Clinical Behavioral Neuroscience Education
The Division of Clinical Behavioral Neuroscience offers an internship and fellowship programs.
Developmental-Behavioral Pediatrics Fellowship
Directed by Andrew J. Barnes, MD, MPH, the Developmental-Behavioral Pediatrics Fellowship, which is accredited by the ACGME Residency Review Committee for Pediatrics and includes the American Board of Pediatrics, is a citywide training program jointly sponsored by the University of Minnesota Medical School and collaborating community sites. Strengths of the program include its longevity as one of the longest-running DBP programs nationally; its outstanding ties both to the broad community and to allied disciplines within the University of Minnesota; and the breadth and depth of leadership, research, and teaching opportunities offered by these collaborations. Our fellows are highly sought-after, and go on to obtain excellent positions both within academia and the private sector.
Pediatric Psychology Program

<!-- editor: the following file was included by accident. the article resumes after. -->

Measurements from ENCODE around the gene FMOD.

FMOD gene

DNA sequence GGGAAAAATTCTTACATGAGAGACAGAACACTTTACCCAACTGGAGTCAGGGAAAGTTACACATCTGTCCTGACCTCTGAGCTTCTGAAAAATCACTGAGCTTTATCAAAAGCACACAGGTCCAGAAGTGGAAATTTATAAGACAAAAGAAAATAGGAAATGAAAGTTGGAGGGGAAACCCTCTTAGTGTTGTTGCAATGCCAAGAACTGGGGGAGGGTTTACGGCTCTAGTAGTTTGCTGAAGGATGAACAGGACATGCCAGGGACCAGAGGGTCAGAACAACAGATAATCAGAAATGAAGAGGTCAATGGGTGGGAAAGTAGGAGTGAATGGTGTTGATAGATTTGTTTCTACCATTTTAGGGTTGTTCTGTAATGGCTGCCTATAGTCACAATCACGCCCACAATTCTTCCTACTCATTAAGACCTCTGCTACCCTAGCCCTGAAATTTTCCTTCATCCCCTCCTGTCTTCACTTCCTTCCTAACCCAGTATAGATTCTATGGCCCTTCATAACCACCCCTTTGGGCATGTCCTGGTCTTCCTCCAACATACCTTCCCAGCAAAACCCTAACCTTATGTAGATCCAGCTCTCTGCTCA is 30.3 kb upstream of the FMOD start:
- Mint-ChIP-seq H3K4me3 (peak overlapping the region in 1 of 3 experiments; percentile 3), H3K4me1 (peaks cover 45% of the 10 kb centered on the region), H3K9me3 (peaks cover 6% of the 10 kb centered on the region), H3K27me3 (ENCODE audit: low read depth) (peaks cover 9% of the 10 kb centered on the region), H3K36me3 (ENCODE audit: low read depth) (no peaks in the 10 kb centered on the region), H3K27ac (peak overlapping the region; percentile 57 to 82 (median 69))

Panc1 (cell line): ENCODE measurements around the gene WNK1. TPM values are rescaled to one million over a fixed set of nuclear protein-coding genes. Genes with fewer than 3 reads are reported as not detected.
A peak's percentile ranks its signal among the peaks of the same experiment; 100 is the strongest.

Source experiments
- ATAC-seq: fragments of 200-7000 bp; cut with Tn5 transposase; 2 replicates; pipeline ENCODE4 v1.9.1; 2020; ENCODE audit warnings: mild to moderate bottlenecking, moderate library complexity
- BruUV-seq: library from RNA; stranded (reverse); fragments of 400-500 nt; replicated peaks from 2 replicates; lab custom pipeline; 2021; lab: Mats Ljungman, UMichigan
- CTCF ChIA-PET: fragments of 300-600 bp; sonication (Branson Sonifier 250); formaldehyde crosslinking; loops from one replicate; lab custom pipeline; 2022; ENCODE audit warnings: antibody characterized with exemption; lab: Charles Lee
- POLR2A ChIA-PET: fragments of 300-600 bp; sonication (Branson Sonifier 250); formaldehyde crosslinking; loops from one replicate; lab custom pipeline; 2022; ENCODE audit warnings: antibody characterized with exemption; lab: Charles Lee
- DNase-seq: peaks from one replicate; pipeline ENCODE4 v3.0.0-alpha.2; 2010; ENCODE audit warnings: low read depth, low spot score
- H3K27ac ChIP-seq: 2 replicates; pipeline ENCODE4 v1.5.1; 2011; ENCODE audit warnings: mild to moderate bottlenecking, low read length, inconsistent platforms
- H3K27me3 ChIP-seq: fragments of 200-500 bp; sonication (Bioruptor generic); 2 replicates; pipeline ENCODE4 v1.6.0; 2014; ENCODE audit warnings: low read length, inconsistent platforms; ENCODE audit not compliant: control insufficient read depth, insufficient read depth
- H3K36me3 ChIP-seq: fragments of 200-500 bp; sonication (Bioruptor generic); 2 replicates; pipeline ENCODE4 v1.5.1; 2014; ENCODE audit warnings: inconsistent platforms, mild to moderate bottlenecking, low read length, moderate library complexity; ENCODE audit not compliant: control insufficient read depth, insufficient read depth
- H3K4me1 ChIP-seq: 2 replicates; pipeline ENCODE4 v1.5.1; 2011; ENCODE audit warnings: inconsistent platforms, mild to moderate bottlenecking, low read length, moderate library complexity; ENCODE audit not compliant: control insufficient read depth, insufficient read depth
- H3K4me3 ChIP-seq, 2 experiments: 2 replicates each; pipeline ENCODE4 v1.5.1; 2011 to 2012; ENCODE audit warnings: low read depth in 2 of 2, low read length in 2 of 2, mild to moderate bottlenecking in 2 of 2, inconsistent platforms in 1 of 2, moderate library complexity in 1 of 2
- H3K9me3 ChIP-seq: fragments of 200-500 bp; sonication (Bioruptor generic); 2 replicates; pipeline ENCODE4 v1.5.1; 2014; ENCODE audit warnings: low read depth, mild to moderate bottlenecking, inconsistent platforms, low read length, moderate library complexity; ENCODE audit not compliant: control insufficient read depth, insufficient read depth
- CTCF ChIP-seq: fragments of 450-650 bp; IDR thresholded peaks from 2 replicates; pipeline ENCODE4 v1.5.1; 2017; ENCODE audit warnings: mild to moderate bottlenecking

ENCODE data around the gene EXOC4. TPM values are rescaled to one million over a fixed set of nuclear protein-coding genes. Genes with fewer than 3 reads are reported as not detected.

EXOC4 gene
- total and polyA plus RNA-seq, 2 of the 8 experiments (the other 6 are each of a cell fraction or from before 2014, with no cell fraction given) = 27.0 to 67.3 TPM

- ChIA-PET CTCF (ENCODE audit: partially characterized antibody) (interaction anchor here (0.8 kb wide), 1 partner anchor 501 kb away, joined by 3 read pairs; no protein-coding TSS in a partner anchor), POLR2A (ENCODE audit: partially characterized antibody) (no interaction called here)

The Pediatric Psychology Program focuses on the developmental and psychological aspects of child care. Staff assess developmental disorders, provide consultation to pediatricians, practitioners and parents, and promote the healthy adjustment and successful coping of patients and families.
Pediatric Neuropsychology Fellowship
The Pediatric Neuropsychology unit of the Division of Behavioral Neuroscience provides a diagnostic service for children with complex learning and behavioral disorders, both neurological and neurodevelopmentalin etiology. Children are referred by schools, clinics, practitioners in the community, and medical staff at this hospital. This unit serves the community, state, five-state area, and for specific disease entities, the entire country. The clinical orientation of the faculty is developmental. Our approach to neuropsychology is to integrate knowledge from neuropsychological testing with data from neurological, imaging, neurophysiological, and laboratory studies to quantity functional deficits in the context of the central nervous system using a developmental framework.